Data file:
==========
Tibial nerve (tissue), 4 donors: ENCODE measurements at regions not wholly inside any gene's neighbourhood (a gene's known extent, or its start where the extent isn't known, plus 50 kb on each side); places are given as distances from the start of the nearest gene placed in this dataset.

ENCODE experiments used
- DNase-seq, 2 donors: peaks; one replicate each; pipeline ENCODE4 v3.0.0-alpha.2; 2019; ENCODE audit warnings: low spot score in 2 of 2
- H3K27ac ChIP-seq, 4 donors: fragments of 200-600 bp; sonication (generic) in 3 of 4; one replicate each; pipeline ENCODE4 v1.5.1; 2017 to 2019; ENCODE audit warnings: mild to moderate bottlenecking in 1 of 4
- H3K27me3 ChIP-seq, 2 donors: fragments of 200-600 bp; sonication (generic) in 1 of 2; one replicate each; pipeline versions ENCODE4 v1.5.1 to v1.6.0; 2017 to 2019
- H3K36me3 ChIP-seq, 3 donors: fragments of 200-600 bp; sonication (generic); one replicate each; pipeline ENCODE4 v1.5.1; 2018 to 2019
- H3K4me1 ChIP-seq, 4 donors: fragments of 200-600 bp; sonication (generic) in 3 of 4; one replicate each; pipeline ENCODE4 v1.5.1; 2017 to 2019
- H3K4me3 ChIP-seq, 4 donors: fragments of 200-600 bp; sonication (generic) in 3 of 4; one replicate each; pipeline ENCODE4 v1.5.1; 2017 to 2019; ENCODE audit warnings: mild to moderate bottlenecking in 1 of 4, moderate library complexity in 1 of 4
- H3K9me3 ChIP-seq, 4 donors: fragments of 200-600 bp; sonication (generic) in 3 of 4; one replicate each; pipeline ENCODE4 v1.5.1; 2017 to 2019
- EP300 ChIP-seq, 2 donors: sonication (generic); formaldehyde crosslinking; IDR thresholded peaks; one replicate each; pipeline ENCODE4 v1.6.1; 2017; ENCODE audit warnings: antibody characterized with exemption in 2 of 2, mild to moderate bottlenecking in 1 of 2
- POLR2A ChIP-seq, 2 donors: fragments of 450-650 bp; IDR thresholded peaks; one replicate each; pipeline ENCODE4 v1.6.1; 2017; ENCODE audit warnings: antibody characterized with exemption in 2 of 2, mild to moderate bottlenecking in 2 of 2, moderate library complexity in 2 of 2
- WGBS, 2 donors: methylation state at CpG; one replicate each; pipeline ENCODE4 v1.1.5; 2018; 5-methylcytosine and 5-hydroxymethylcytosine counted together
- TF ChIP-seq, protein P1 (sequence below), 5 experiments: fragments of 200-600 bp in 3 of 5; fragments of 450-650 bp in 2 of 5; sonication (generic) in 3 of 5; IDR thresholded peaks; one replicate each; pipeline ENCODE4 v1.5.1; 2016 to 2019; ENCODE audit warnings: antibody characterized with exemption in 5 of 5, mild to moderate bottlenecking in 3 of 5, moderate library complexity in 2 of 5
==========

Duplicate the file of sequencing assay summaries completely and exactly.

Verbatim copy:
Tibial nerve (tissue), 4 donors: ENCODE measurements at regions not wholly inside any gene's neighbourhood (a gene's known extent, or its start where the extent isn't known, plus 50 kb on each side); places are given as distances from the start of the nearest gene placed in this dataset.

ENCODE experiments used
- DNase-seq, 2 donors: peaks; one replicate each; pipeline ENCODE4 v3.0.0-alpha.2; 2019; ENCODE audit warnings: low spot score in 2 of 2
- H3K27ac ChIP-seq, 4 donors: fragments of 200-600 bp; sonication (generic) in 3 of 4; one replicate each; pipeline ENCODE4 v1.5.1; 2017 to 2019; ENCODE audit warnings: mild to moderate bottlenecking in 1 of 4
- H3K27me3 ChIP-seq, 2 donors: fragments of 200-600 bp; sonication (generic) in 1 of 2; one replicate each; pipeline versions ENCODE4 v1.5.1 to v1.6.0; 2017 to 2019
- H3K36me3 ChIP-seq, 3 donors: fragments of 200-600 bp; sonication (generic); one replicate each; pipeline ENCODE4 v1.5.1; 2018 to 2019
- H3K4me1 ChIP-seq, 4 donors: fragments of 200-600 bp; sonication (generic) in 3 of 4; one replicate each; pipeline ENCODE4 v1.5.1; 2017 to 2019
- H3K4me3 ChIP-seq, 4 donors: fragments of 200-600 bp; sonication (generic) in 3 of 4; one replicate each; pipeline ENCODE4 v1.5.1; 2017 to 2019; ENCODE audit warnings: mild to moderate bottlenecking in 1 of 4, moderate library complexity in 1 of 4
- H3K9me3 ChIP-seq, 4 donors: fragments of 200-600 bp; sonication (generic) in 3 of 4; one replicate each; pipeline ENCODE4 v1.5.1; 2017 to 2019
- EP300 ChIP-seq, 2 donors: sonication (generic); formaldehyde crosslinking; IDR thresholded peaks; one replicate each; pipeline ENCODE4 v1.6.1; 2017; ENCODE audit warnings: antibody characterized with exemption in 2 of 2, mild to moderate bottlenecking in 1 of 2
- POLR2A ChIP-seq, 2 donors: fragments of 450-650 bp; IDR thresholded peaks; one replicate each; pipeline ENCODE4 v1.6.1; 2017; ENCODE audit warnings: antibody characterized with exemption in 2 of 2, mild to moderate bottlenecking in 2 of 2, moderate library complexity in 2 of 2
- WGBS, 2 donors: methylation state at CpG; one replicate each; pipeline ENCODE4 v1.1.5; 2018; 5-methylcytosine and 5-hydroxymethylcytosine counted together
- TF ChIP-seq, protein P1 (sequence below), 5 experiments: fragments of 200-600 bp in 3 of 5; fragments of 450-650 bp in 2 of 5; sonication (generic) in 3 of 5; IDR thresholded peaks; one replicate each; pipeline ENCODE4 v1.5.1; 2016 to 2019; ENCODE audit warnings: antibody characterized with exemption in 5 of 5, mild to moderate bottlenecking in 3 of 5, moderate library complexity in 2 of 5